the depression it is perhaps the most recognized psychopathology with the highest prevalence rates, along with others such as anxiety disorders.
It is estimated that, only in the Kingdom of Spain, a 25% of the population suffers from a depressive disorder, And a fifth of those people suffer from a serious disorder.
Discover the curious effects of depression
However, beyond the lack of hope, sadness, lack of energy and fatigue, the consequences of depression also develop in other areas causing really curious changes in our personality and in our cognition.
1. Depression squeezes the size of the brain
Research by scientists at Yale University found that depression can lead to a reduction in brain size, Because neurons in some regions are smaller and lose density. As a result, neural connections are altered. To reach this conclusion, the brain tissue of people with and without depression was studied comparatively.
This effect appears to be due to the GATA1, A protein that helps in the regulation of transcription of genetic material and is activated in the brains of people with depressive disorder.
GATA1 inhibits the expression of some of the genotypes involved in the construction of synaptic connections, affecting the size and complexity of dendrites, the basic agents for synapse to occur. This loss of volume not only causes alterations in the subject’s affectivity and cognitive abilities, but also leads to a decrease in the mass of the prefrontal cortex, the function of which is to facilitate decision-making, impulse control and emotional management. .
2. Depression obscures memories
A study from Brigham Young University found that depressive disorders have the effect of blurring memories. For years, depression has been linked to a faulty memoryBut the mechanism behind this phenomenon was unknown.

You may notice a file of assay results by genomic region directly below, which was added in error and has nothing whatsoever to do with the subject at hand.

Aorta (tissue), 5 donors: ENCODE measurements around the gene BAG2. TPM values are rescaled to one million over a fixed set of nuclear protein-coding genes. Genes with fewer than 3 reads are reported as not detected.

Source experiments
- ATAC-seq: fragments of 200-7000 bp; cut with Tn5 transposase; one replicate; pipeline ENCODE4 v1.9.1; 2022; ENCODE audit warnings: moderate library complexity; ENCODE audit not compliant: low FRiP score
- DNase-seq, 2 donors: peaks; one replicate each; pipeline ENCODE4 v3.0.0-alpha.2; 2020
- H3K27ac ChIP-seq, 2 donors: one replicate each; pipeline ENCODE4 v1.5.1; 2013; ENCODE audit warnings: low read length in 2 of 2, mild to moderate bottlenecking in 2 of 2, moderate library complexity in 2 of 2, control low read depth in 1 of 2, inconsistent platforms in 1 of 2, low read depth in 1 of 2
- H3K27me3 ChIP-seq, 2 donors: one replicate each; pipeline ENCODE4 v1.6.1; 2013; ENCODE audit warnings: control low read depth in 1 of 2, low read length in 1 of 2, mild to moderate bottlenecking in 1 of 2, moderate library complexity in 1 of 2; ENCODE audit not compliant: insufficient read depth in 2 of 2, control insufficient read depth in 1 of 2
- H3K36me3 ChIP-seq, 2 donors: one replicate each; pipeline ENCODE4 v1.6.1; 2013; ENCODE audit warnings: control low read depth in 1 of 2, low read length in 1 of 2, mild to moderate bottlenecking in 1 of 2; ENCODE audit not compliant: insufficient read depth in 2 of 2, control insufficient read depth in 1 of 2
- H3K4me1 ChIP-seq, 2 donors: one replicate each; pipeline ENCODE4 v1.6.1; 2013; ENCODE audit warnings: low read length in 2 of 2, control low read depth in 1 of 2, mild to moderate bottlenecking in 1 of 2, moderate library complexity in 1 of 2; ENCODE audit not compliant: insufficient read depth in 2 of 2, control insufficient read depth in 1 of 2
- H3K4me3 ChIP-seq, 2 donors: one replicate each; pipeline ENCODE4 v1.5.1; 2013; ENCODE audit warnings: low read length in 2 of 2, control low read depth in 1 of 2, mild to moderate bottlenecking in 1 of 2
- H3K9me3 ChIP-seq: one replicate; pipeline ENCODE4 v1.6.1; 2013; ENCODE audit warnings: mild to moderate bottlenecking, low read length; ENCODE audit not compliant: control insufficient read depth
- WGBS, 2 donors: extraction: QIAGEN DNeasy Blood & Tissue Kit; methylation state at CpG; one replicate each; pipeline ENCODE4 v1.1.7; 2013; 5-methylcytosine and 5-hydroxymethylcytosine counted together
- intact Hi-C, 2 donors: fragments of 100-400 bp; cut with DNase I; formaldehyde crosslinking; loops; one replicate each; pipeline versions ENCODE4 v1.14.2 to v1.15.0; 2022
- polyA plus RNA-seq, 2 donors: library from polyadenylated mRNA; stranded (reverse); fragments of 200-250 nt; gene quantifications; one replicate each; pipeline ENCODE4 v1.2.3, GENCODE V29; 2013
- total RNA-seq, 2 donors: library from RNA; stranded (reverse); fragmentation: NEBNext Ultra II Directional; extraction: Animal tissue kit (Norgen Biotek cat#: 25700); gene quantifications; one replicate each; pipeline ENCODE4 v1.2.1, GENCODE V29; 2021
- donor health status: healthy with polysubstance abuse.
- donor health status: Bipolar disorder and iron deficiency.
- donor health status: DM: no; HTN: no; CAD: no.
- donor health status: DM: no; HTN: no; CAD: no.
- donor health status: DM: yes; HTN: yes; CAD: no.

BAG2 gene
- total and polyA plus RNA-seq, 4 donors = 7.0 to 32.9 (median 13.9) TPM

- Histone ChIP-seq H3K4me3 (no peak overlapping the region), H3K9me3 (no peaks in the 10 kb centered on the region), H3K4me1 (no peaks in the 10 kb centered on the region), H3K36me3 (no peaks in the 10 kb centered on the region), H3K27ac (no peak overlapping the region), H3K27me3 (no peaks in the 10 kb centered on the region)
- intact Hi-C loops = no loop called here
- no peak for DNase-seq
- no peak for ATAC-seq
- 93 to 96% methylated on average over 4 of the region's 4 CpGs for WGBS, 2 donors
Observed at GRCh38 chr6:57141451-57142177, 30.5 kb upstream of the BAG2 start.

The study recruited subjects diagnosed with depressive symptoms and others without psychopathological conditions. The subjects were exposed to a series of objects that appeared on a screen. Later they were presented with the same objects and they had to indicate whether they had seen them before, if an object looked like an object seen before, or if it was a new object unrelated to those seen. before.
After studying the results, the researchers warned that subjects with depression had a greater tendency to confuse certain objects, pointing to them as similar to others that had appeared before. This suggests that depression does not cause amnesia but a decrease in the precision of details. You could say that people with depression have less skillful and fuzzy memories and therefore cannot remember certain details.
3. Depression sharpens the perception of time
Although depression is always perceived as something purely negative, this third point indicates to us a small psychophysiological advantage. Research conducted at the University of Hertfordshire found that depressed people have a more precise time perception than non-depressed people.
The research recruited subjects with moderate depression and others without a diagnosis of the disorder. Both groups had to listen to five tones, the duration ranged from 5 to 60 seconds, and just then they were asked to remember a number (it was a disruptive task) and then they were given asked to publish as concrete an approximation as possible of the duration of each piece.
It was surprising to see that, almost without exception, people without depression liked tone time more than actual time, while people with depression hit the clock much better.
The reason for this could be found in a controversial concept called “depressive realism”. Depressive realism maintains that people with depression are not affected by positive and optimistic expectations that change the perception of reality in people who do not suffer from depression.